Not being too keen on heights we soon moved on and rolled off the other end of the structure feeling warm and contented by our lazy flat days riding.

A mere 30km into the day and feeling just a little frisky due to my severe lack of extreme testing exercise over the past 36 hours I began to amuse myself in the best way a man can. NO, not like that! But, by annoying Julie. As she rode along I would ride up stealthily (or so I imagined) behind her and pinch her bum. Oh, how I laughed, GOD I was funny. Well, for a short while anyway until somehow whilst in the middle of a stealth pinch I mistimed a small dimple in the road, whipped my bars around 90 degrees and began eating gravel'

OH, how Julie laughed! Cow. No sympathy to be had there then. I believe the technical term is a, 'self inflicted wound'. Either way my left hand suffered quite badly and my thumb took over 6 months to heal properly. Top nob marks there then!

The rest of the day passed easily as we drifted through commuter belt millionaire horse based smallholdings and beautiful villages. Initial food fears were confirmed after we failed to find a single pub serving food after 3:30pm, but all was well as yet another top pie shop appeared in the nick of time and stopped too many stomach rumblings. Life was good, the sun was hot, and I had eaten precisely zero soda farls for nearly 48 hours, I was seriously hoping for a return to normal bowel operation if I could just sustain the current situation for a day or two more. A short 57km day on top of a day's break was amazing and left us wondering what it would have been like halving our regular 100km daily mileage and sampling the local fayres a little more frequently. Undoubtedly excellent, but too costly on money and time for our tastes we decided. It's funny how two days of ease removes the painful memories'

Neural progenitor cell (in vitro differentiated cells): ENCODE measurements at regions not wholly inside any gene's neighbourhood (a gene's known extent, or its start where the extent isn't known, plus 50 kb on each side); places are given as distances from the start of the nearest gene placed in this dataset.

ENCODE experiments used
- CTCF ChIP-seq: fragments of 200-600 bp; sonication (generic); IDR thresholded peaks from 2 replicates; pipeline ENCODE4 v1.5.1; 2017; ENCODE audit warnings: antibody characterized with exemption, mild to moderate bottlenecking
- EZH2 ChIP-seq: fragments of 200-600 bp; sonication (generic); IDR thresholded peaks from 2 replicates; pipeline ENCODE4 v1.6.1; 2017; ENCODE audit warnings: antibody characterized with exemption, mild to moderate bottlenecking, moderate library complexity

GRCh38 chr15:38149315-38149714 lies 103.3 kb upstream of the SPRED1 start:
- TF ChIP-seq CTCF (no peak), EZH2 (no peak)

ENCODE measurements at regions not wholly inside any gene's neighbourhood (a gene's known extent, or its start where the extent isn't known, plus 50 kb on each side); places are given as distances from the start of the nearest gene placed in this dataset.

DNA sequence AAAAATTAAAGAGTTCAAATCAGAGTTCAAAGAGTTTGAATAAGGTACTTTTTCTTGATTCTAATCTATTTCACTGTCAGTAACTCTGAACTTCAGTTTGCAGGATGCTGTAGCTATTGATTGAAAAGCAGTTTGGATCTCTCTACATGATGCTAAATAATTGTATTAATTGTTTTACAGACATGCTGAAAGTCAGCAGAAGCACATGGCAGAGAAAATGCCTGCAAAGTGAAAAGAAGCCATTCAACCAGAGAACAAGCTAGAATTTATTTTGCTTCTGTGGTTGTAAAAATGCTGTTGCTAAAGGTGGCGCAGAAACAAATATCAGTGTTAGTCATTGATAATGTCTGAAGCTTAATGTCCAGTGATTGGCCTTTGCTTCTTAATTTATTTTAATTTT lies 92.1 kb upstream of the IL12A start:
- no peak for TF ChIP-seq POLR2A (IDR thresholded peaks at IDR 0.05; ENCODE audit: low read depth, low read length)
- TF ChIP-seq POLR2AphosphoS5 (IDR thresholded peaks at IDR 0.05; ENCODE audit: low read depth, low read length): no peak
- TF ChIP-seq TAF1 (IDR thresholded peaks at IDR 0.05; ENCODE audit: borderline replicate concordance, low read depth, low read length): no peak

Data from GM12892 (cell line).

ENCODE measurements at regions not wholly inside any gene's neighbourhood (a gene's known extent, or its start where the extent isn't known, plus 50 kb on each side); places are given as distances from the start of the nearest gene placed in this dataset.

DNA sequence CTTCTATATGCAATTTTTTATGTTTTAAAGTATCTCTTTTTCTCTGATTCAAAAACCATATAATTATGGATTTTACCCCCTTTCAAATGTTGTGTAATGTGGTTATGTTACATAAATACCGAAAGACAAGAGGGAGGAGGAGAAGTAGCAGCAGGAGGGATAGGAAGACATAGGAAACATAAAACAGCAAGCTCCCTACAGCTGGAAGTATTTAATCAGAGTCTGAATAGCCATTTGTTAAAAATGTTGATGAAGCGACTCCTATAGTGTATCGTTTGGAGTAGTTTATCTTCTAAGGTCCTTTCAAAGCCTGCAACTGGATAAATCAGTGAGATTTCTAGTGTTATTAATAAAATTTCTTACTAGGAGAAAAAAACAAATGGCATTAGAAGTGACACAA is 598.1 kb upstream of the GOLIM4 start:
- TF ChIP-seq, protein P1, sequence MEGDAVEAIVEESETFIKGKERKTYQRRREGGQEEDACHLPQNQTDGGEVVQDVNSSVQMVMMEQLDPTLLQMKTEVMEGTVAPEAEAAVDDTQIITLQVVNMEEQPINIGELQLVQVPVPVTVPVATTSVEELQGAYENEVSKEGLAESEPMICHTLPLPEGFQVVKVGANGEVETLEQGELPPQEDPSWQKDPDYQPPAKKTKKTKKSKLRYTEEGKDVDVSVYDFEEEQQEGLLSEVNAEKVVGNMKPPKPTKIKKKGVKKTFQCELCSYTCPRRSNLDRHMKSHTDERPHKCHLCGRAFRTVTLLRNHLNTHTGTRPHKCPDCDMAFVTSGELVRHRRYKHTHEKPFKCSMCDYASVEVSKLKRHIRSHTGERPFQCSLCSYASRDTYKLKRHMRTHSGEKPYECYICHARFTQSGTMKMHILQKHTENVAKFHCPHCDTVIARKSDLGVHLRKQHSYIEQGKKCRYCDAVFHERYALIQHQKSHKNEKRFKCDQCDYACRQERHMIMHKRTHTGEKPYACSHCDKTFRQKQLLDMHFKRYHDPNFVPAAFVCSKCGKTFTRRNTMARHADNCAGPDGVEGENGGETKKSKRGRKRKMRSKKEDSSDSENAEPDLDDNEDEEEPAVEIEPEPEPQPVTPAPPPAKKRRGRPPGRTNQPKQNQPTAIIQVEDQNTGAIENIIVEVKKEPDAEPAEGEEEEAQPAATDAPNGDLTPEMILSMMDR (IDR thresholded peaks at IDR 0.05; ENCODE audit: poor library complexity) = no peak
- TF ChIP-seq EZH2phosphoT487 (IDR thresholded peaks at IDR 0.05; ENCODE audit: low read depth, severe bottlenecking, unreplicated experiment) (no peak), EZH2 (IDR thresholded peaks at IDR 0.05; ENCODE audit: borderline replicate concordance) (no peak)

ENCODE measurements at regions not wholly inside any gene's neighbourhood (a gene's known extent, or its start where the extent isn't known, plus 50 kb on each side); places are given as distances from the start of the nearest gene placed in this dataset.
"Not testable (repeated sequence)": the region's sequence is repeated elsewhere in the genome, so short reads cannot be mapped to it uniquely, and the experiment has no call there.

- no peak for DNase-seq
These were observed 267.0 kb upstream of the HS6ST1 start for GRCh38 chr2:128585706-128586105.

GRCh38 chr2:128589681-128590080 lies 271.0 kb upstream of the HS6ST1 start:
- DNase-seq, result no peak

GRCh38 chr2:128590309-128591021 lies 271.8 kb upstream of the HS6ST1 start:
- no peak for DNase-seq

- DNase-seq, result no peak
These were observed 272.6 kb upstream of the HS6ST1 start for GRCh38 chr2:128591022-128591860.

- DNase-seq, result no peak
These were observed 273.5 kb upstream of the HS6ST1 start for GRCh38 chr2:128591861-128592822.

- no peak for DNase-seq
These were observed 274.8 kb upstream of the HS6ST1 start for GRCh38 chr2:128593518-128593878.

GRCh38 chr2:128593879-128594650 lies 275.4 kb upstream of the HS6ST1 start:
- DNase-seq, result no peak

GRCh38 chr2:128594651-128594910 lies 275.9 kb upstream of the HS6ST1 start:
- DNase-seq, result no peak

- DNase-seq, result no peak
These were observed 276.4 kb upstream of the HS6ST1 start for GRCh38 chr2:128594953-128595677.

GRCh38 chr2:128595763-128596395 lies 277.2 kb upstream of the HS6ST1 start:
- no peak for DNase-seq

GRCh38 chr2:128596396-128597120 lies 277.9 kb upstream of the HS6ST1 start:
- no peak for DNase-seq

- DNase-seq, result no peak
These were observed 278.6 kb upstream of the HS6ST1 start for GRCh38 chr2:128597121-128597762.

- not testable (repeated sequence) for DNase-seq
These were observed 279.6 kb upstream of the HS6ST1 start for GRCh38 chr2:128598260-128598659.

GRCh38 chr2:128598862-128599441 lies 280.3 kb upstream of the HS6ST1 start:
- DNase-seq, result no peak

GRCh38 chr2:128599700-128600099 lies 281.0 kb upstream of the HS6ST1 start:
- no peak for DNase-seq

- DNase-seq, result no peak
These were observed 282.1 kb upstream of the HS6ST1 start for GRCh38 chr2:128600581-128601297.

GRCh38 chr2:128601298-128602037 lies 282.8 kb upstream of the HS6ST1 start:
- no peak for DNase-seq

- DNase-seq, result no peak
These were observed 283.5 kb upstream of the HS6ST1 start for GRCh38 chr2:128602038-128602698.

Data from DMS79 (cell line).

Our target for the day was Abergavenny, gateway to the Brecon Beacons and the off road wilderness we had both secretly been dreading. An easy arrival at around 5pm ended our spell of contented happiness as we soon realised what a god-awful place we had booked ourselves into, it was one of the most expensive stops on the trip and by far the worst quality. As Julie noted in the diary, '1st impressions count and first impressions of Abergavenny were BAD!, a locked door, broken shower, no soap, 1964 TV, screaming kids, and revving dirt bikes were some of the delights we suffered that evening, but in truth not even the appallingly bad takeaway could really squash the pleasant relaxed feeling we both had regarding the past few days. Oh yes, the break had been nice'.

30 mins after an unordered greasy death breakfast arrived at our table, (which we skillfully avoided by repeated trips to the cereal section, I had now graduated onto 6 single portions of Alpen packs a day if I could get them) we were riding out of Abergavenny looking forward to a MONSTER day. We knew it would be a real killer but we felt ready. Next Page>

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Print Text! the whole feature in text only form.

Want to read another multi day Epic story? The Lakeland Loop (Off Site Link).